Subdivisions are useful when data has been first recorded at a very general level, but problem solving needs to occur at a more specific level. A retail chain manager might create a Pareto diagram for all the customer returns of furniture by store in his district. Once he or she has identified the store which contributes the greatest number of returns to the total, the next step might be to analyze that store’s returns by furniture type. If “chairs” is the biggest category of furniture returns for the store in question, yet another Pareto of chair returns might help to discover whether dining room chairs, occasional chairs, wooden chairs, or upholstered chairs were being returned more frequently. Because the Pareto principle holds for subgroupings of data, teams can perform such successive analyses to target small elements of a large problem.

Once improvement efforts have been initiated and applied, it may be important to repeat the original analysis, using Pareto charts to facilitate understanding of the impact of those efforts. If a store manager has worked with delivery staff to reduce the number of fine dining sets being damaged and returned, it would be useful to repeat Pareto analysis, using more current data, and then compare the two.
Of course, Pareto analysis must be used in the context of other sound process analysis. If, for example, a system is not stable, but instead reflects wildly fluctuating data, a Pareto chart may misrepresent the ranking categories, ultimately leading to false understanding and inappropriate improvement efforts. It is generally important to use control charts to assure that a system is in control before undertaking Pareto analysis in improvement efforts.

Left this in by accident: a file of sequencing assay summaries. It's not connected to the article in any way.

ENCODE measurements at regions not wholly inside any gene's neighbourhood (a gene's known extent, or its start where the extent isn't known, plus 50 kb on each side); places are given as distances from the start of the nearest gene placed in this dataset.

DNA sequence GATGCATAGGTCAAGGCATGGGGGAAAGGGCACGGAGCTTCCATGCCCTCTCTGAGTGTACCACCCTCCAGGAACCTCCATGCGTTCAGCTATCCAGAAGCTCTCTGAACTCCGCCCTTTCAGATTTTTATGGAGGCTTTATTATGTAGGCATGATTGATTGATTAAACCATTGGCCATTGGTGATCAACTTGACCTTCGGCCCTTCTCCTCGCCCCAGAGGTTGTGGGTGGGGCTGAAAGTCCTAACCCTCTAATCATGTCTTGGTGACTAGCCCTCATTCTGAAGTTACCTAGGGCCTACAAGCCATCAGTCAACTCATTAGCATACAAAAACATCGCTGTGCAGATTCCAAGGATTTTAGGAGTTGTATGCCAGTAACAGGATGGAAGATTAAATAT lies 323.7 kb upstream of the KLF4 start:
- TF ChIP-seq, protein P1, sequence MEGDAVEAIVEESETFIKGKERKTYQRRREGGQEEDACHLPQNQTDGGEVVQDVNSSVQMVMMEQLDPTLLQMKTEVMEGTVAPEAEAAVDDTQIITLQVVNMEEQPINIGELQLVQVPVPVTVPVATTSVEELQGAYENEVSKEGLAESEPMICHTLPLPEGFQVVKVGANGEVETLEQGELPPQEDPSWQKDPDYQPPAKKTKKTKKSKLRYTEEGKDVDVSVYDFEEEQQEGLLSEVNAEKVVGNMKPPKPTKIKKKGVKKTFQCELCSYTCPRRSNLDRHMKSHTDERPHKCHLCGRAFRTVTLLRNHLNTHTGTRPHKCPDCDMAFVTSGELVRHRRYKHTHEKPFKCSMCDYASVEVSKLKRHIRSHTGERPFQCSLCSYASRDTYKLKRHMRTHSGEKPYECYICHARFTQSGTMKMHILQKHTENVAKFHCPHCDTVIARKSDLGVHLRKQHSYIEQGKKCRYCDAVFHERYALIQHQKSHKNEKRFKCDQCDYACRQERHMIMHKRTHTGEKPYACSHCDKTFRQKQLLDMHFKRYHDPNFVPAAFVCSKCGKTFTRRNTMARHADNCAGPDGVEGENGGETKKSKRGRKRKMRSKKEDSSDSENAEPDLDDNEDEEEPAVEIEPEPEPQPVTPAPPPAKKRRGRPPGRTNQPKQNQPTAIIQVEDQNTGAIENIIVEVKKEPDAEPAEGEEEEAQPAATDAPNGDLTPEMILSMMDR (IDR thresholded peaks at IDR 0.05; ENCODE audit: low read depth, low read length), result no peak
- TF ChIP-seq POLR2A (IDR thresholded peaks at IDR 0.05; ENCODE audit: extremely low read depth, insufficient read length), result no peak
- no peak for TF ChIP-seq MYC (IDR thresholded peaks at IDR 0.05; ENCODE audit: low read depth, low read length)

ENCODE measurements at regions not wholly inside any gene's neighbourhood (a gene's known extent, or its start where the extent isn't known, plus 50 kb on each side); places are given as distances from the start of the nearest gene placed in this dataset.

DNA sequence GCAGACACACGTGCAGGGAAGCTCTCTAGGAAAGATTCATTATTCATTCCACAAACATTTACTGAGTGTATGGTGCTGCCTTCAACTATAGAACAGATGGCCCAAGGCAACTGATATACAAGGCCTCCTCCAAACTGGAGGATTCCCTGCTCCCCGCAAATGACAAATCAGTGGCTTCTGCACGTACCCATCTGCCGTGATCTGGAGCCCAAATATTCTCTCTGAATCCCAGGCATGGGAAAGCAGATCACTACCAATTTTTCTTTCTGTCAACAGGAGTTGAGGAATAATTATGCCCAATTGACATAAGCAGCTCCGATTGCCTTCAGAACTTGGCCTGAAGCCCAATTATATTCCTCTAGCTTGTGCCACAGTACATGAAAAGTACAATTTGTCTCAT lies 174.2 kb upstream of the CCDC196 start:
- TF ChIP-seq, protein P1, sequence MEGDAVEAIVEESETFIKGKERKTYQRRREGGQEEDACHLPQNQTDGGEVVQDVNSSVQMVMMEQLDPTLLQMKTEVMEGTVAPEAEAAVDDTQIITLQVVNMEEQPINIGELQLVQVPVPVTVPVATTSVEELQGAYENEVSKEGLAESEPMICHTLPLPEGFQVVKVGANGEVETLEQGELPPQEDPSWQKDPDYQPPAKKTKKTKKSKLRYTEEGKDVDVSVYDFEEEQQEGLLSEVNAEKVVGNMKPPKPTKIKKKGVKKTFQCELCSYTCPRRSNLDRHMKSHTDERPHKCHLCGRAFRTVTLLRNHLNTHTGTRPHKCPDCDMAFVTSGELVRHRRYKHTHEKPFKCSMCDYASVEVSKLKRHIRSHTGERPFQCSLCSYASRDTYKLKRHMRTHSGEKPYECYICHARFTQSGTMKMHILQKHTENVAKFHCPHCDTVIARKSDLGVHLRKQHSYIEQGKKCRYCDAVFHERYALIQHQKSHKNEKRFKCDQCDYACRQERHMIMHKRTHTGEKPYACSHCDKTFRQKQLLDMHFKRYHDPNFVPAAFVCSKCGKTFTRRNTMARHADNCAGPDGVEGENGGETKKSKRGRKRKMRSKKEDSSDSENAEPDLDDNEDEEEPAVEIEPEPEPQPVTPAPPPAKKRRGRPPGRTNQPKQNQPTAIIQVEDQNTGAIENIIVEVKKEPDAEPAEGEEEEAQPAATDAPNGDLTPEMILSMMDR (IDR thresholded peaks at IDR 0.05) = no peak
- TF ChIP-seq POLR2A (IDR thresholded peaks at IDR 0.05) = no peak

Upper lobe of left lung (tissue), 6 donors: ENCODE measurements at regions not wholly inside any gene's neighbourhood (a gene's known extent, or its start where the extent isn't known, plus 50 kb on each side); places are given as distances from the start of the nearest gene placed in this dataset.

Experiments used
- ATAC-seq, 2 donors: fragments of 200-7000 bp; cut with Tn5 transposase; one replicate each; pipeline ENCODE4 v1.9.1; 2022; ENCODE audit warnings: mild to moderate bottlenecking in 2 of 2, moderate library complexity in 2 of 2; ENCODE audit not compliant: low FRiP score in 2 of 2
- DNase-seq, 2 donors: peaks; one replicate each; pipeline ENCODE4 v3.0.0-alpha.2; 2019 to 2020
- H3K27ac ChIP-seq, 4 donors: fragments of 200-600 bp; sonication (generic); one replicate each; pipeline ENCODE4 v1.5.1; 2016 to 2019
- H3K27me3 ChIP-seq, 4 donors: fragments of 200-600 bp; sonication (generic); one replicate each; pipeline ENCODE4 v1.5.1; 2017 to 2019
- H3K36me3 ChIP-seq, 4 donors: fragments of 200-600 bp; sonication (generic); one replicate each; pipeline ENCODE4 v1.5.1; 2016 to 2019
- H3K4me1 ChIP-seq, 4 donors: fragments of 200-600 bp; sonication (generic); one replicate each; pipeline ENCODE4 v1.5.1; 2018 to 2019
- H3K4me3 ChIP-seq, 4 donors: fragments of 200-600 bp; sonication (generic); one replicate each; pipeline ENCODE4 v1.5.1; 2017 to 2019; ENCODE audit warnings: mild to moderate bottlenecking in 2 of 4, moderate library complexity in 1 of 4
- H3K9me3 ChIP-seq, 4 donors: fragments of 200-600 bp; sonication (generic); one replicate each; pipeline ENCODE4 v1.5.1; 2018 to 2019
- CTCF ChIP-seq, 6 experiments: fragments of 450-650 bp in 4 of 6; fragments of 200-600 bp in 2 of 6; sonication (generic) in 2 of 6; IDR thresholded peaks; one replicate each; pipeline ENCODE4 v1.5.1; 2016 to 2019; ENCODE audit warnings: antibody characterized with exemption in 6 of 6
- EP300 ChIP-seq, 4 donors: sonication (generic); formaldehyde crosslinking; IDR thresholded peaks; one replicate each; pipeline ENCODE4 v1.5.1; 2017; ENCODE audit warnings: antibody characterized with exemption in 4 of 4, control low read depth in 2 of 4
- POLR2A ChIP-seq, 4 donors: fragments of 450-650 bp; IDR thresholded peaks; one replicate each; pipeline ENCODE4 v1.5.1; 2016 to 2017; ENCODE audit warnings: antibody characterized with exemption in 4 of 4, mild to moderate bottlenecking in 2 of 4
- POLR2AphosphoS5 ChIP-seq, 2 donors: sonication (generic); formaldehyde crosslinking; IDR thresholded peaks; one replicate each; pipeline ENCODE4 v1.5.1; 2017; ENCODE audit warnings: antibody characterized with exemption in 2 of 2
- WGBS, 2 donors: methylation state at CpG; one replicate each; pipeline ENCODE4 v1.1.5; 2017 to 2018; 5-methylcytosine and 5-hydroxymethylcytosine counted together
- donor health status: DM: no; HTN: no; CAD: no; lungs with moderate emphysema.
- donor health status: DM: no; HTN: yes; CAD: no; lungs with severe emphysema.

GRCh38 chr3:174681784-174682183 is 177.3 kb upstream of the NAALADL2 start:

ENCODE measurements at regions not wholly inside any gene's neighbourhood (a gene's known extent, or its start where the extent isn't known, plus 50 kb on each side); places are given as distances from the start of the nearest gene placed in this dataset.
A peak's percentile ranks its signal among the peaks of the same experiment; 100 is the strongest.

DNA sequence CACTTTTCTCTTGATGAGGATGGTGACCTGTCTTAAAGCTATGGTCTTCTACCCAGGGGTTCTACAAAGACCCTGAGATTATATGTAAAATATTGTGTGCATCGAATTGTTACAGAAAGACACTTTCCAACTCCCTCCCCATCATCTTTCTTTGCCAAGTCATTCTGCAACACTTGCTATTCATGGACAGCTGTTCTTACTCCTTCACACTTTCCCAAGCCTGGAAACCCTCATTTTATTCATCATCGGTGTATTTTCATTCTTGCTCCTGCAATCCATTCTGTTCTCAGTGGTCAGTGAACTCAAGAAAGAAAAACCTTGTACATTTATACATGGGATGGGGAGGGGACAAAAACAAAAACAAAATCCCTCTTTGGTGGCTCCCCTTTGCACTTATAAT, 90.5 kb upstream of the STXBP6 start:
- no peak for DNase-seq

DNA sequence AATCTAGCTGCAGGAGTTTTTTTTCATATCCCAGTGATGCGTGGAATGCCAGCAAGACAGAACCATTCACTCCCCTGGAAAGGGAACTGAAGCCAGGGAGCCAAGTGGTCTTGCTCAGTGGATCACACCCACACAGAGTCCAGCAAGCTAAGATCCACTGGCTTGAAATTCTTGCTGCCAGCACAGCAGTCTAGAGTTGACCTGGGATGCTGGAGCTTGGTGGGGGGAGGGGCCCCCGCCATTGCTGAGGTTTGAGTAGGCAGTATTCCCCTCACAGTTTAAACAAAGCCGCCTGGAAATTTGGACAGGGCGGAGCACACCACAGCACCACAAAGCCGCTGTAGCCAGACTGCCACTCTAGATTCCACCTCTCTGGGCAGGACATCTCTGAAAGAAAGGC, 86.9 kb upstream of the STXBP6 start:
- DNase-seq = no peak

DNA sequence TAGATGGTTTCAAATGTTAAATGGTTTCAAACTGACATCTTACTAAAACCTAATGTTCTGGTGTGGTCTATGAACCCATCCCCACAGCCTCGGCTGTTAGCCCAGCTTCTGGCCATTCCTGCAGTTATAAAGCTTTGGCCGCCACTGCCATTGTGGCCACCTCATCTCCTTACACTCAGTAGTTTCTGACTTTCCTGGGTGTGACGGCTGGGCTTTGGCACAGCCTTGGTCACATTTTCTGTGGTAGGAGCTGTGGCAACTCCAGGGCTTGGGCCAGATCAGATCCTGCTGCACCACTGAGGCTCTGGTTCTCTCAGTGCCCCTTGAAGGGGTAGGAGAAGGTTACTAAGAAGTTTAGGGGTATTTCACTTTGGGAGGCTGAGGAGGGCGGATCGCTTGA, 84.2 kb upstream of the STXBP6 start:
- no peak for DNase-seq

Pareto analysis, as useful as it is, does not apply to every situation, nor give adequate information about all processes. It is, nonetheless, a powerful part of the larger stable of tools that will advance process improvement. After all, though your Ferrari may be the most powerful and sophisticated automobile on your block, you wouldn’t use it to haul lumber for your weekend project.

Neither Enzo Ferrari nor Vilfredo Pareto would approve of that.

Reference: Graham, Jackqueline D., and Michael J. Cleary. Practical Tools for Continuous Improvement, Vol. 1. Dayton: PQ Systems, Inc., 2000

Originally published in the October 2008 edition of Quality eLine, our free monthly newletter.